The first load of laundry is a ritual of ownership, the dividing line between a traveller sleeping on a borrowed bed, and one who has come to stay. There’s a sanctity in its mundaneness and understated necessity, yet a startling lack of pretension: It is what it is. There is no glamour in stuffing your dirty underwear into a heavy-duty rotating drum, along with your socks and bras and everything else. You can romanticise sleep, and eating, and the the taking of baths, but taking care of a bagful of manky shirts just says “Yeah, entropy fucking sucks, now run to the bank to get more quarters.”

(There’s a confluence of history here: My mother’s mother was a washerwoman, raising eight children on the money she got from washing other people’s clothing. Living in my mother’s house, I was never allowed to do the laundry as it all had to be hand-washed. “SIX WEEKS OF LAUNDRY FREEDOM!” I literally yelled to my classmates on the first day I was here.)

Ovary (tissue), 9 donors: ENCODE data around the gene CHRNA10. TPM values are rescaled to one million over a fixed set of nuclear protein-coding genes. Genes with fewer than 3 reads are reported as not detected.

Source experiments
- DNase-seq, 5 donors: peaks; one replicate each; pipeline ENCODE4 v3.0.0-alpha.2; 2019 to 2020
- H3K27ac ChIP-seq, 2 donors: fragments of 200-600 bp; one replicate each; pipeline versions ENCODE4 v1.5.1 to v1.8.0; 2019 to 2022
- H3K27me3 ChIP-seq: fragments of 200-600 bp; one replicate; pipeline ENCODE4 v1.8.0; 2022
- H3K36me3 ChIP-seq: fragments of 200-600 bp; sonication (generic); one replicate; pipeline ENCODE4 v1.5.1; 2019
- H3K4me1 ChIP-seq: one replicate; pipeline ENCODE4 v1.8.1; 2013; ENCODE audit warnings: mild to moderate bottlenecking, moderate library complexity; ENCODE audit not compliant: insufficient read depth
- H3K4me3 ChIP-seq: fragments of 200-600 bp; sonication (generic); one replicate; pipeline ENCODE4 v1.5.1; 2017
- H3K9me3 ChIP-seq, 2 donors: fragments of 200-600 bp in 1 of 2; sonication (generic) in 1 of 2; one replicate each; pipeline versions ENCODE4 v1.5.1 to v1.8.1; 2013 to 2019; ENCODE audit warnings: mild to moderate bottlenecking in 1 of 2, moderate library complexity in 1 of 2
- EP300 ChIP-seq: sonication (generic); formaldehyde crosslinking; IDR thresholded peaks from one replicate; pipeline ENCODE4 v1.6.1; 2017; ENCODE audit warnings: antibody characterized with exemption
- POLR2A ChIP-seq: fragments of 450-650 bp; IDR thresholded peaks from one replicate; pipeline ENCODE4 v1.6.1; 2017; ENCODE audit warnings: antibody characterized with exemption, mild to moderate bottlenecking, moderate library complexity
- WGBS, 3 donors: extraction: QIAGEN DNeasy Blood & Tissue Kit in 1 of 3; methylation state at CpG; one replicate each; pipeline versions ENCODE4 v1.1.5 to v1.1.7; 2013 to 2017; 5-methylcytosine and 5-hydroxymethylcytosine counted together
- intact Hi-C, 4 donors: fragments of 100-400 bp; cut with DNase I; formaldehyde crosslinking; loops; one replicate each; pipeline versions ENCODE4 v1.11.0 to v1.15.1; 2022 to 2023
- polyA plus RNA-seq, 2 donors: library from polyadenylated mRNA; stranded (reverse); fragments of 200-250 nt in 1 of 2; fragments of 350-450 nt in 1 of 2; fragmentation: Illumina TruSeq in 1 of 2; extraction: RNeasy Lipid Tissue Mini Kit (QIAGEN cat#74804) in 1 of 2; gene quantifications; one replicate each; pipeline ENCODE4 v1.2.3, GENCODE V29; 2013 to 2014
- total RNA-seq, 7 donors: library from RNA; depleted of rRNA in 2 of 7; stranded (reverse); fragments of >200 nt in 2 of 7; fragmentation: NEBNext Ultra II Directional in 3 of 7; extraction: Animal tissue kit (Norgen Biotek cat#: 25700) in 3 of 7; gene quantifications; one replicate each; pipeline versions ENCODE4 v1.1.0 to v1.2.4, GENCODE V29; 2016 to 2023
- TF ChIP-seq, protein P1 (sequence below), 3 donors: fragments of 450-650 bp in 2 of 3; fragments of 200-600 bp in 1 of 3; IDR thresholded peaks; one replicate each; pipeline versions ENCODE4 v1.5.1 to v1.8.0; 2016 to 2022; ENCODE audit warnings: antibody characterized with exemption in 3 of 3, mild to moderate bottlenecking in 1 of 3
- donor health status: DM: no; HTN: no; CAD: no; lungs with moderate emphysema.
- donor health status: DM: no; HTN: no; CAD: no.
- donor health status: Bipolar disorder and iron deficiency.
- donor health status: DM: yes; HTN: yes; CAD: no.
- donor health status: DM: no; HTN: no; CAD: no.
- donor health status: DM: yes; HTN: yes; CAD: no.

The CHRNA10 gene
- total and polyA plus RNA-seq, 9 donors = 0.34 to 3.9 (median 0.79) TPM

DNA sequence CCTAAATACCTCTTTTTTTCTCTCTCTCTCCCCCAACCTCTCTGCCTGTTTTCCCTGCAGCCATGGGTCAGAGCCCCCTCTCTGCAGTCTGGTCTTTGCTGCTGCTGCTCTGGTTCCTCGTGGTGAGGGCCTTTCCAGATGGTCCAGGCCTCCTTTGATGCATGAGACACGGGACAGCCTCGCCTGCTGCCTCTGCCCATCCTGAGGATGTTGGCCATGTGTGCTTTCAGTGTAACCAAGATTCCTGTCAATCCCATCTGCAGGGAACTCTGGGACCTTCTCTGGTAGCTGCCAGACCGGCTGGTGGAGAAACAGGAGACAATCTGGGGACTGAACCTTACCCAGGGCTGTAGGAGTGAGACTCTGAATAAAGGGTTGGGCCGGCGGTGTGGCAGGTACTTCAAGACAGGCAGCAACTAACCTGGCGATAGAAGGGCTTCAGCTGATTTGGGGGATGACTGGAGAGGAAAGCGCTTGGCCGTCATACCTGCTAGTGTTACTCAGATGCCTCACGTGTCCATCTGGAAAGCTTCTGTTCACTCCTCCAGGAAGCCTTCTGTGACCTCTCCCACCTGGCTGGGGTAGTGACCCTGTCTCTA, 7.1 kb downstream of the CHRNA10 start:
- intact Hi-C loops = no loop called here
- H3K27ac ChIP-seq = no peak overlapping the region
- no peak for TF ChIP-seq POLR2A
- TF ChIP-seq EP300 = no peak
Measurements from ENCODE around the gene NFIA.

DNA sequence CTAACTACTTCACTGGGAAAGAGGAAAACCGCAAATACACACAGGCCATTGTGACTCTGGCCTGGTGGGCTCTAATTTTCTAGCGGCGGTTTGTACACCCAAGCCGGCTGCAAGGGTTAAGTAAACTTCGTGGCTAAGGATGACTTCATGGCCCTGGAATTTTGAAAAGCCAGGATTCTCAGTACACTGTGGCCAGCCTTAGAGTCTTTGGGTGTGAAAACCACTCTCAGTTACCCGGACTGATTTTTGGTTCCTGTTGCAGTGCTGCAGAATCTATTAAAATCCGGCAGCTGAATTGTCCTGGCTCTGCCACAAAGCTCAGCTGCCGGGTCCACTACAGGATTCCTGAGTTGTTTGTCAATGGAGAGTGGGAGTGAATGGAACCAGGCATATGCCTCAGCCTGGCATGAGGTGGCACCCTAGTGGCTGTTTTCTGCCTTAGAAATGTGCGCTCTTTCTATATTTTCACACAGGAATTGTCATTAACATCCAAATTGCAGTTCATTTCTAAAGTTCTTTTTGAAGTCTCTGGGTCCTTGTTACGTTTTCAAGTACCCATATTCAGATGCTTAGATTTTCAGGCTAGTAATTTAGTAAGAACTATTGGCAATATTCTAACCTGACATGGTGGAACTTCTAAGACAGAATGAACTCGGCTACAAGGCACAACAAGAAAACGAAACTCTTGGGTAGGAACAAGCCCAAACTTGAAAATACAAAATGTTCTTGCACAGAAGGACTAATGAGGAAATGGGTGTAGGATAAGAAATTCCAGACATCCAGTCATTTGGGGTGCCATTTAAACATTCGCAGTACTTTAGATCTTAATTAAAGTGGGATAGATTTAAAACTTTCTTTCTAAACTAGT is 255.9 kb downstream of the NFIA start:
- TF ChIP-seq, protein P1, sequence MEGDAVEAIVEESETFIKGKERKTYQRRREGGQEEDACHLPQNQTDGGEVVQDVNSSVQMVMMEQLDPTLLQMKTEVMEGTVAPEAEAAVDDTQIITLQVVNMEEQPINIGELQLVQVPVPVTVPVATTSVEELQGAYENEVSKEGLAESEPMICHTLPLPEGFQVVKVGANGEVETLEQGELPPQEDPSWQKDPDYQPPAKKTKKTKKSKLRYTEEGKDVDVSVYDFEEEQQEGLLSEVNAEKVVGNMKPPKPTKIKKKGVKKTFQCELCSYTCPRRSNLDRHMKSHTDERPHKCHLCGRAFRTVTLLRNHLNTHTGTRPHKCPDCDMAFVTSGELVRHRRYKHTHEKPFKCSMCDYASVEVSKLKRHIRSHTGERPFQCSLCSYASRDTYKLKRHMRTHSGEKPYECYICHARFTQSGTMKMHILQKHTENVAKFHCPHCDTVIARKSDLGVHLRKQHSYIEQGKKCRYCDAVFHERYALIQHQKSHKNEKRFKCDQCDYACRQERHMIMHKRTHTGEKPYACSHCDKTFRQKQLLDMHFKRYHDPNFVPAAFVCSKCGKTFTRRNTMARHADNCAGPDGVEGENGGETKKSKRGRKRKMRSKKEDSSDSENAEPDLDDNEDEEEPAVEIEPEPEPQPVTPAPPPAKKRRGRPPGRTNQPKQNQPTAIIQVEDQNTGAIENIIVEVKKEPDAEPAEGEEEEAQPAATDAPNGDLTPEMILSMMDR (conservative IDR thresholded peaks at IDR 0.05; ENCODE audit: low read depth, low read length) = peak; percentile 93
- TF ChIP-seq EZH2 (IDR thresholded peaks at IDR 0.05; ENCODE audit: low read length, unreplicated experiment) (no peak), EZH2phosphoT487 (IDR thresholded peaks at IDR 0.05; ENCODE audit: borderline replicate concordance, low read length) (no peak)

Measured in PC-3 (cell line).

When I was packing for Clarion West, figuring out what to bring in the way of clothes threatened me with aneurysms. Six weeks! I’ve never been away from home this long. I pack on an outfit-by-outfit basis for vacations; in between luggage weight limits and the size of my wardrobe, that was clearly no option. And the weather. I was told that it rained in Seattle all the time, and my fuzzy memories of Seattle from fifteen years back said: Cold. Yet I was also told that it had hit 38 degrees Celsius at some points at previous Clarion Wests. Bad enough that I was packing for one climate, but one that switched sides at a whim was too much.